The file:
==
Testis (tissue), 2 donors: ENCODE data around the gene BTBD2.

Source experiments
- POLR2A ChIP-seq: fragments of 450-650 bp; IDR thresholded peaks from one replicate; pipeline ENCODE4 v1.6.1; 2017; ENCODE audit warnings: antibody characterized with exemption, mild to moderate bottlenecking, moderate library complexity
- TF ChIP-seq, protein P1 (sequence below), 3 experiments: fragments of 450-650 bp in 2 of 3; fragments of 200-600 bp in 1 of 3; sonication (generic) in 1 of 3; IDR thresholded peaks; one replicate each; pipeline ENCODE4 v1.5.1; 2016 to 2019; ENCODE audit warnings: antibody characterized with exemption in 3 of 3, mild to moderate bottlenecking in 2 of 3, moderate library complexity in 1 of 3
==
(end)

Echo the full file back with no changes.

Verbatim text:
Testis (tissue), 2 donors: ENCODE data around the gene BTBD2.

Source experiments
- POLR2A ChIP-seq: fragments of 450-650 bp; IDR thresholded peaks from one replicate; pipeline ENCODE4 v1.6.1; 2017; ENCODE audit warnings: antibody characterized with exemption, mild to moderate bottlenecking, moderate library complexity
- TF ChIP-seq, protein P1 (sequence below), 3 experiments: fragments of 450-650 bp in 2 of 3; fragments of 200-600 bp in 1 of 3; sonication (generic) in 1 of 3; IDR thresholded peaks; one replicate each; pipeline ENCODE4 v1.5.1; 2016 to 2019; ENCODE audit warnings: antibody characterized with exemption in 3 of 3, mild to moderate bottlenecking in 2 of 3, moderate library complexity in 1 of 3